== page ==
The charity sector’s relationship with government is changing, and instead of using the government consultation on a future civil society strategy to ask for more money, the sector should think of new ways to grow pots of money within the sector, NCVO’s policy director said yesterday.
Karl Wilding, director of public policy and volunteering at NCVO, was speaking at the launch of the UK Civil Society Almanac yesterday. He highlighted almanac figures which show that in 2015/16, the proportion of the sector’s income from government fell, and income from local government edged ahead of central government funding.
Wilding said that while many small and medium-sized charities are still reliant on statutory funding, the findings might indicate a “long-term rebalancing away from government income”.
He added that the way government grants are managed now means that there is little difference between grants and contracts. “The way that grants are managed more akin to contracts than grants that we knew a few years ago,” he said.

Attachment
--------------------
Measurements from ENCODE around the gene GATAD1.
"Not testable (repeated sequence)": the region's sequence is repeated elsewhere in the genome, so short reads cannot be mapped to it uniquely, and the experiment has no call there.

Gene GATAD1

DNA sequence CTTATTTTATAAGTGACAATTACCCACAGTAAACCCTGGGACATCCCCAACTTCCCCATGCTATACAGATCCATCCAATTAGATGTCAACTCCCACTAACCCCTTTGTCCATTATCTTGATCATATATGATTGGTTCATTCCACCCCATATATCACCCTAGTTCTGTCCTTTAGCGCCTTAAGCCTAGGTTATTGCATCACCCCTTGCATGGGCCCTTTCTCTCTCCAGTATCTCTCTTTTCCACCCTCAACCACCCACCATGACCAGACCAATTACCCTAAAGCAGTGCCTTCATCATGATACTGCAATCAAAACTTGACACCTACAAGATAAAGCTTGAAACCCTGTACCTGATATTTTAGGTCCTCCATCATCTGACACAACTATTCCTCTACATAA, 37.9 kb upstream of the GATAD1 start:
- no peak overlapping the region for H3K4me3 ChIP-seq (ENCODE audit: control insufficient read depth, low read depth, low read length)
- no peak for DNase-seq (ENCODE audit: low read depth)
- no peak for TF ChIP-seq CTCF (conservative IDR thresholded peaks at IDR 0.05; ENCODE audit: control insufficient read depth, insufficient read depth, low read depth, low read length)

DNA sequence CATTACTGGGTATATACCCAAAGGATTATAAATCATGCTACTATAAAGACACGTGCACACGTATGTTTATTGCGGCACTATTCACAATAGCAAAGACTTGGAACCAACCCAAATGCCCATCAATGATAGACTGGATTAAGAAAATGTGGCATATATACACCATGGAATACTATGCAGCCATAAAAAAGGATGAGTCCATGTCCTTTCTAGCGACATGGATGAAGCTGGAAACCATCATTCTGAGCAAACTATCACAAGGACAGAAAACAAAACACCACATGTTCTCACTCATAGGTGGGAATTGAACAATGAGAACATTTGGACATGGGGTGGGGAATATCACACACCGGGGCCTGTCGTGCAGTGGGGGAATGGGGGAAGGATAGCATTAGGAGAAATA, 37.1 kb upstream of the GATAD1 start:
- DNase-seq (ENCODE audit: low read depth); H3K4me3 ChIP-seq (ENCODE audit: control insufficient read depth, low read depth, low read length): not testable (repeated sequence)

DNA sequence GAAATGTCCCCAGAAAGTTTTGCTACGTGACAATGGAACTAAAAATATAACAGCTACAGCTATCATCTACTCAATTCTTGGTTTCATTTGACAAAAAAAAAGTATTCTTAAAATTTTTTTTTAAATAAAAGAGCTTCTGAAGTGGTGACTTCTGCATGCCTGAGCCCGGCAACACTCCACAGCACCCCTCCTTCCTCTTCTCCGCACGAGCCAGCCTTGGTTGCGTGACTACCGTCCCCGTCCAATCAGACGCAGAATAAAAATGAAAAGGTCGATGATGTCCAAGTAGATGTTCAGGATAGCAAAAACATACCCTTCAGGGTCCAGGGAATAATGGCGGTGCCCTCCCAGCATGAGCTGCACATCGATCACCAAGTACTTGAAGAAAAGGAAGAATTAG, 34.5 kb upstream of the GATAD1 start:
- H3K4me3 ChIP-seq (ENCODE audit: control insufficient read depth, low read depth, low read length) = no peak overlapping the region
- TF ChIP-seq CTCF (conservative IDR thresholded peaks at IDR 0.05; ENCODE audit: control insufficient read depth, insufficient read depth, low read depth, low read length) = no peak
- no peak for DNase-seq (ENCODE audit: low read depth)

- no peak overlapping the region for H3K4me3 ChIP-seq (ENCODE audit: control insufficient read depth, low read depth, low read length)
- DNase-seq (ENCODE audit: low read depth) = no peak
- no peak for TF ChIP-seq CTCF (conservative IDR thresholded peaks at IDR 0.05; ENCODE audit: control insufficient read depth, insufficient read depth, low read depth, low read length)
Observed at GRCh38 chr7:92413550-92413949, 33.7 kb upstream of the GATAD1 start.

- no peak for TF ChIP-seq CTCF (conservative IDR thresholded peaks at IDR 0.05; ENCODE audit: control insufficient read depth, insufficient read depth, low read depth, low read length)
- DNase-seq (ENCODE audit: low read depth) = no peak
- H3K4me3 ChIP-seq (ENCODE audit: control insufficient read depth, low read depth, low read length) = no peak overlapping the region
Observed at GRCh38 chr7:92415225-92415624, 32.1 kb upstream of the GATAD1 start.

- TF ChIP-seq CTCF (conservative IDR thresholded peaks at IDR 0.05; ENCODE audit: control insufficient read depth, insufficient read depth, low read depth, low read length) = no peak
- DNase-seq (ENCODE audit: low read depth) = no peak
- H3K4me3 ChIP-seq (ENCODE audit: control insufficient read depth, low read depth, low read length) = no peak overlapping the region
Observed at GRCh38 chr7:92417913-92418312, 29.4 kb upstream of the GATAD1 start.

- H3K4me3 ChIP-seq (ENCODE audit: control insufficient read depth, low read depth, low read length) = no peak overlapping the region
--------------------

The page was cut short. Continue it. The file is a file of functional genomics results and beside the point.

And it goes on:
‘Not a bad thing that the new strategy isn’t about money’
Responding to a question about what should be in the government’s new Civil Society Strategy, which the Department for Digital, Culture, Media and Sport is currently consulting on, Wilding suggested charities shouldn’t just be asking for more money.
He said that before the financial crisis, government funds “created a larger charity sector but they didn’t create a stronger sector”. He urged the sector to be “careful what we wish for”.
He added that there might be ways the government could relieve the burden on charities by “getting out of the way”.
He called on the government to “decide whether it likes civil society or not”, which means accepting the diversity of voices within the sector that might at times be calling for different things.
“You either support this stuff, or you don’t,” he said.
Increase money within the sector
Wilding said that policymakers and the sector need to think about how to “increase the volume of philanthropic capacity available at local level”.
He drew attention to the fact that investment income, which mainly goes to trusts and foundations that make grants to other charities, had not grown much, while other parts of the sector had grown.
This means that “the foundation sector is having to support a bigger number of operational charities”, which are “chasing pool of grants not increasing very much”.
Sir Stuart Etherington, chief executive of NCVO, said that using unclaimed assets to grow community foundations could be “one way” of building capacity.